“I am a social debutante, and I’m here looking for a lady caller,” said Kenan Thompson of Saturday Night Live, literally on tiptoes as he peered into a crowd of pretty girls. He was cornered next to the bar with some of his co-stars at the Winter Dance, a schmoozy nighttime benefit for the American Museum of Natural History on Feb. 17.
This year’s theme was “Celestial Bodies,” but it really wasn’t any more cosmic than your basic winter prom. It all happened under the stars in the museum’s Rose Center for Earth and Space, and there was slow dancing, fast dancing and mostly a lot of standing around, as well as small talk and the cautious shuffling of feet. The room smelled like a Sephora store a few days after an earthquake-somewhat subdued, but still a thousand scents strong. Women arrived late, in competing dresses, tipsy. Men tipped the limo driver and slid flasks into their coat pockets. At some point during the night, everyone snuck outside for a smoke, the girls wearing the boys’ tuxedo jackets, Zippos aflame. Everyone went out, that is, except one group of faux Fabians (the real one was around, too), a threesome of rebels with their bow ties loosened, who lit up right inside the place. In time, some narc security guard came over and told them to put the cigs out: “Boys, please.”
Inside, there was a silent auction featuring such hot commodities as a $5,000 smile makeover from the Rosenthal Group, for which none of the young philanthropists had offered a bid a few hours into the evening. The crowd by then was thick but full of holes, forming a kind of socialite Swiss cheese when viewed from above. This was because the floor of the Rose Center is polka-dotted with scales that give a person’s weight on, for example, the sun. (The Transom’s weight, we are not ashamed to admit, would be 3,654.72 pounds.) Little wonder the waifs steered clear. One woman nearly fell while passing by, a martini in each hand. “I would rather die than step on that thing,” she snarled to a friend.
Feeling very 2001: A Space Odyssey, The Transom jetted around the room. We found the ubiquitous Moby, this year’s honorary chairman. We stared star-eyed while he talked about-what was it? Oh, science. “I’ve been coming to the museum since I was 6 months old,” he told us. “It’s kind of been a regular fixture in my life, before I even had memories. I’m very fond of the dusty old dioramas. I hope they never change. I also like the anthropologic ones-the humans walking across the mud flats of Africa. I think when I was 6 years old and I used to come here with my grandmother, I remember walking under the blue whale, just thinking it was the most remarkable thing I’d ever, ever seen.”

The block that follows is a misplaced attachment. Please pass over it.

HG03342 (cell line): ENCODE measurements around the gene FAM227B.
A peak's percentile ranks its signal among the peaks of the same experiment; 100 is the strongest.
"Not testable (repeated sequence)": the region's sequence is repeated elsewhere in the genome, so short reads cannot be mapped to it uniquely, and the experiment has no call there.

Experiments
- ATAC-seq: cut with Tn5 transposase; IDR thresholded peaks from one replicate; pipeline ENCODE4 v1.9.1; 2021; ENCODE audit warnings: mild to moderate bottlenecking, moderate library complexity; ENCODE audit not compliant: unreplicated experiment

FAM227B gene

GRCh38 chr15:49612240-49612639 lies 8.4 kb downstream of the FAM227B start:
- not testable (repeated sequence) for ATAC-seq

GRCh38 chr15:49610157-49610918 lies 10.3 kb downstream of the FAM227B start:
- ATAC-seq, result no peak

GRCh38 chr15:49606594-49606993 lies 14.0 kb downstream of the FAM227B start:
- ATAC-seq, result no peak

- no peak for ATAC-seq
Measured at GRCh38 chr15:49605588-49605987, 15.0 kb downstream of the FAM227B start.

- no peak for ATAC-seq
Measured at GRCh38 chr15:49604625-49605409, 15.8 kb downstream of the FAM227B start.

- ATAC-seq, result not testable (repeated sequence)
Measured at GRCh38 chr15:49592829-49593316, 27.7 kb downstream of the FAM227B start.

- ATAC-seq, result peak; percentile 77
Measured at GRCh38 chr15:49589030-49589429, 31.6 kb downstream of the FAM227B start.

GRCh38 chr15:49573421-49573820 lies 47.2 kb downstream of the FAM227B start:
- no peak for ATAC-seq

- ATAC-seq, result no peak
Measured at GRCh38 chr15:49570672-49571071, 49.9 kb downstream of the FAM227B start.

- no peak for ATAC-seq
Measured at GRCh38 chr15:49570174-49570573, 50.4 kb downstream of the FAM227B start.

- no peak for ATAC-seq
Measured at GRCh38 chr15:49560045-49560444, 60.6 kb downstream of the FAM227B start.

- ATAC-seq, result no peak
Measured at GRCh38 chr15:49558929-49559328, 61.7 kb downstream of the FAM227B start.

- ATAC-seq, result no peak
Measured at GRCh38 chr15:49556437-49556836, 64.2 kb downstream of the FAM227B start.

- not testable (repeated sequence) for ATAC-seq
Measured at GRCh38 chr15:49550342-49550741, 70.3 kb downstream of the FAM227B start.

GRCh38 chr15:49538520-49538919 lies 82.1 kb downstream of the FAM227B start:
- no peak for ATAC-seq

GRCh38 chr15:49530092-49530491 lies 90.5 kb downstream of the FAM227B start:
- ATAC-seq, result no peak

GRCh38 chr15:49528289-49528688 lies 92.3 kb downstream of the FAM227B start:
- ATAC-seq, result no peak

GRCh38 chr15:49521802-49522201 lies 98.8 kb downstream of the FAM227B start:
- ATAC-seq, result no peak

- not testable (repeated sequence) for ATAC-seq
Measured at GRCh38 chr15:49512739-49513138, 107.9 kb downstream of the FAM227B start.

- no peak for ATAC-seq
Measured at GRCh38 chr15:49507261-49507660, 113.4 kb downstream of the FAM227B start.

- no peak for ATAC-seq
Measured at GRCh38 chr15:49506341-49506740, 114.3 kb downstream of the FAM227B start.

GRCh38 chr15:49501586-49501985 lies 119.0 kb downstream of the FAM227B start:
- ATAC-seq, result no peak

And speaking of remarkable: Hey, look over there! The Transom scurried off to the bar.
The first person we saw there was Mr. Thompson, google-eyed and busy surveying the scene. We wondered whether Mr. Thompson had any thoughts to share on space-say, on the supernova information panel where he was resting his drink-or any particular preferences among the cosmos? “Yeah, I got a favorite celestial body,” he said. “Her name is Halle Berry”-ba-dum ching!-“no, I’m kidding. Hmmm … I don’t know. I like Pluto, ’cause it’s blue. And Jupiter’s nice, ’cause it’s big. Saturn’s got the rings around it, and …. ” He trailed off in contemplation of the infinite. Then a pretty girl walked by in a sheer blue gown, snapping him back to this planet. “Have you met my friend Darrell Hammond?” (who was standing behind the pretty girl, away from everyone else, staring at his watch).
The Transom had not, but then, in a flash, we had-and what’s more, moments later we were chewing a piece of his gum (Trident, peppermint). Scattered around the room were modern dancers standing on platforms, wearing body suits and glow ropes (“I think it’s what we’re gonna wear in the future!” said SNL blonde Amy Poehler), dancing under translucent sheets, begging for George Lucas’ wardrobe department. Mr. Hammond and Ms. Poehler spent most of the evening doing internal monologues for the out-of-work actors writhing slowly beneath those sheets. What were the poor saps thinking?
Ms. Poehler: “So, if I pay half the rent this month …. ”
Mr. Hammond: “I hope my agent will get some video of this and fucking start pushing me!”
Ms. Poehler: ” … maybe if I use my gas card to buy the groceriesÊ…. ”
Mr. Hammond: “What is it going to take for William Morris to call me back? Well, maybe this will do it.”
As the evening wound down, The Transom approached one of the dancers and tapped her sheet. We wanted to know: What exactly was the idea behind these weird decorations? What prom committee came up with her ridiculous costume? Is this really a vision of the future? The space dancer just shrugged, crouching on her pedestal, and rolled her eyes toward the heavens.
Who’s the Beeyatch Now?
“I’m kind of in a bad mood,” said Charlie Murphy as he launched into his routine for the 10:30 p.m. show at Caroline’s on Broadway, the second night of a nine-show, three-night stand. “This is the end of a 47-week tour, and I’ve been getting on a plane every week-and every week I get randomly selected.” Big laugh. “And they know me on a first-name basis, because I fly out of Newark airport on the same airline. First-name basis-why you still checking me?”
Mr. Murphy, who is seen on Comedy Central’s Chappelle’s Show and who toiled for years as a bodyguard for his younger brother Eddie, is the opener on the “I’m Rich, Beeyatch!” comedy tour, which also features show regulars Bill Burr, an adult Opie Taylor look-alike, and Donnell Rawlings, whose nom de guerre is Ashey Larry.
“‘I know you! Why are you doing this to me?'” Mr. Murphy continued. Then he mimicked the airport security guard’s response: “‘We gotta do it, Charlie, because we have a fugitive with the same name as you.'” Medium laugh. “YOU KNOW IT’S NOT ME, MOTHERFUCKER, SO WHY YOU STILL CHECKING ME?” Another big laugh. “I don’t know too many fugitives that are on television. I’m not on America’s Most Wanted … I’m on a comedy show!”